BA strike: More services than planned

 British
Airways has said it operated more services than planned as cabin crew began a
second five-day strike.The airline said it had
reintroduced all services from Heathrow to New York’s JFK airport and would add
more.

 It insisted its operations went
“very well” during last week’s action and that it had made another
“good start”.

 The Unite union claimed BA
cancelled more than 100 flights on Sunday and said its strikes continued to be
strongly supported.Unite has said it would suspend
industrial action if BA restored travel perks it took from those cabin crew who
went on strike in March.

 The latest walkout coincides with
the half-term holidays, and could be followed by more action starting on 5
June.

 A BA spokesperson said: “Our
global operations went very well throughout the first week of Unite’s strike
action and got off to another good start today.”We have announced a larger
schedule at Heathrow for this round of strikes, because of the numbers of crew
reporting for work.”We will continue to operate
100% of our schedule at Gatwick and London City airports.

 “At Heathrow, we will operate
to more than 70% of longhaul flights (up from more than 60% last week) and more
than 55% of shorthaul flights (up from more than 50% last week).”

 Negotiations ended without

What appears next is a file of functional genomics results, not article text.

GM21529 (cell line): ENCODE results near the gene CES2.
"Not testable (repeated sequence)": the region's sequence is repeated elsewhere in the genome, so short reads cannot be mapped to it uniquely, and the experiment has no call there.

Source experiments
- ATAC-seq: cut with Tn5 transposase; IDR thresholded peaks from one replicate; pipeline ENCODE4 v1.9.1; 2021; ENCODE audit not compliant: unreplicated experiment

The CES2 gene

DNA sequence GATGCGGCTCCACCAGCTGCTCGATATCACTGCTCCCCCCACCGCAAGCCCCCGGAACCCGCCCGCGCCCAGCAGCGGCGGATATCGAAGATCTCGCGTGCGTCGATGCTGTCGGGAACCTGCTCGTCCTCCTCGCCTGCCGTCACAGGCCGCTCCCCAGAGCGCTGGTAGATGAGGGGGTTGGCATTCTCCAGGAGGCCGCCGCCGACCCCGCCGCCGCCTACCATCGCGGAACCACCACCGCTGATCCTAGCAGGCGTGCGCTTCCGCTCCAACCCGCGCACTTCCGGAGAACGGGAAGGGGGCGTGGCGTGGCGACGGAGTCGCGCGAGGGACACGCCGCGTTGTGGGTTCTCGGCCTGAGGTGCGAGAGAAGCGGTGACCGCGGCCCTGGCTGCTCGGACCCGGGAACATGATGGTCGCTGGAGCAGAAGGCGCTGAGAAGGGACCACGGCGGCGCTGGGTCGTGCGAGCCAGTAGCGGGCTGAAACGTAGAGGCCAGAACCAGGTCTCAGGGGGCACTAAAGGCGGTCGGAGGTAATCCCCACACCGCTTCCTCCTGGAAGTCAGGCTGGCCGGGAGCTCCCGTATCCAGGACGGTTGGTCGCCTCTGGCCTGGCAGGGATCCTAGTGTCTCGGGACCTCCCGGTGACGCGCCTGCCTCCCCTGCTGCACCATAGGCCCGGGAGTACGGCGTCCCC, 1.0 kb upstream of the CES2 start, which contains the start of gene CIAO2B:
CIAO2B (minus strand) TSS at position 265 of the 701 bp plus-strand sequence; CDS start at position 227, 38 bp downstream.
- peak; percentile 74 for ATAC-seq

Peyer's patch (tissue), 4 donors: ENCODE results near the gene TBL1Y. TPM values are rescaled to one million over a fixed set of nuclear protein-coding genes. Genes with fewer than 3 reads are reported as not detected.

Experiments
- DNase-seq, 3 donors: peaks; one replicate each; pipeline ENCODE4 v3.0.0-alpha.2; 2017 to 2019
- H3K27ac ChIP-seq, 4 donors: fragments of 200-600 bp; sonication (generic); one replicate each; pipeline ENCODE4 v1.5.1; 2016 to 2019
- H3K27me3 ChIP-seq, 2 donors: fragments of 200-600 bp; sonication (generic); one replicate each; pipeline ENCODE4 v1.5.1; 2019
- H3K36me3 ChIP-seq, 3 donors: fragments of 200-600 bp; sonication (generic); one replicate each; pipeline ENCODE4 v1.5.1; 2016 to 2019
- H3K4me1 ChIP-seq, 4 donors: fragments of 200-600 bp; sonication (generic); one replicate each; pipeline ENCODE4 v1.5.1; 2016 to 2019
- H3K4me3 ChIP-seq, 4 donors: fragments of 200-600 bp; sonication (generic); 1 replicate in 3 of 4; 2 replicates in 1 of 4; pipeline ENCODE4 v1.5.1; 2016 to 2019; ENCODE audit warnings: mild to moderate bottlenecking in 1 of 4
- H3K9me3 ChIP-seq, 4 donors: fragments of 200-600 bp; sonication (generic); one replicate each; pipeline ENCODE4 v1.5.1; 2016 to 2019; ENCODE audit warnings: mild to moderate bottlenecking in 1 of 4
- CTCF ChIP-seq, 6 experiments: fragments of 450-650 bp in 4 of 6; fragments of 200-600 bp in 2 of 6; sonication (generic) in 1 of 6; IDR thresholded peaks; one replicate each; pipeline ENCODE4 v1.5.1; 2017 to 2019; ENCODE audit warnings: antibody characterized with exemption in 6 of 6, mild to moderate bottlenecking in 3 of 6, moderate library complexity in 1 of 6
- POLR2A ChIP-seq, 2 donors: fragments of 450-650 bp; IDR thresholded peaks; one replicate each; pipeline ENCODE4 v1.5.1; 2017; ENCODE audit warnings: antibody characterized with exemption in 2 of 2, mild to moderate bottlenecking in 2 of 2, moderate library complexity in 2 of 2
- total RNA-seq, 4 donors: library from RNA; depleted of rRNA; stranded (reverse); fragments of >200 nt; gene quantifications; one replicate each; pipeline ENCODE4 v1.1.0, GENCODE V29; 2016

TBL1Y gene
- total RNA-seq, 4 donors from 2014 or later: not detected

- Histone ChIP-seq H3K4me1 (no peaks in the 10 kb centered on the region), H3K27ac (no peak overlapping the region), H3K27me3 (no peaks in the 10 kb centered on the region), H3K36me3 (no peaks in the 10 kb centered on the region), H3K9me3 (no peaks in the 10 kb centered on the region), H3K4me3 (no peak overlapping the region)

agreement on Friday, with Unite blaming BA’s chief executive Willie Walsh for
the deadlock.Conciliation service Acas will be
contacting both sides to arrange further talks.

BA says the strike has cost it
about £85m – an average of £6m for each of the 15 strike days so far.

 ‘Anytime, anywhere’

 The dispute is set to dominate
Unite’s annual conference in Manchester, where about 700 delegates will gather
on Monday.The union’s joint leader Derek
Simpson said he was prepared to meet “anytime, anywhere” to continue
discussions. But he told the BBC Mr Walsh was
“prepared to let the strike run without any attempt, casual or otherwise”
to resolve it.

 BA denied this, saying their chief
executive had made it clear he was prepared to go to Manchester to continue
negotiations.Mr Simpson claimed the airline was
being “unreasonable” by refusing to reinstate the travel allowances,
saying this had caused a loss of confidence among workers.

 “We’ve been doing all we can
to build that confidence back but it’s very difficult,” he said.”If we could get the confidence
back and if we could get the travel allowances back, I believe a deal is
doable.”I think Willie Walsh believes
a deal is do-able but he seems to be intent on regime change [within the
stewards branch of the union], wanting to punish the workforce.”He knows full well our people
are not going to go back humiliated or punished after the dispute is
settled.”

 BA staff returned to work for one
day between the two strike periods, but the airline said that although the
“vast majority” of flights were operating it was impossible to run a
full service.

 Unite claimed 102 BA flights were
cancelled on Sunday – including 22 long-haul flights.

 A BA spokeswoman said because most
leisure flights fly out of Gatwick rather than Heathrow, the disruption to half
term holidays would be limited.

 

 

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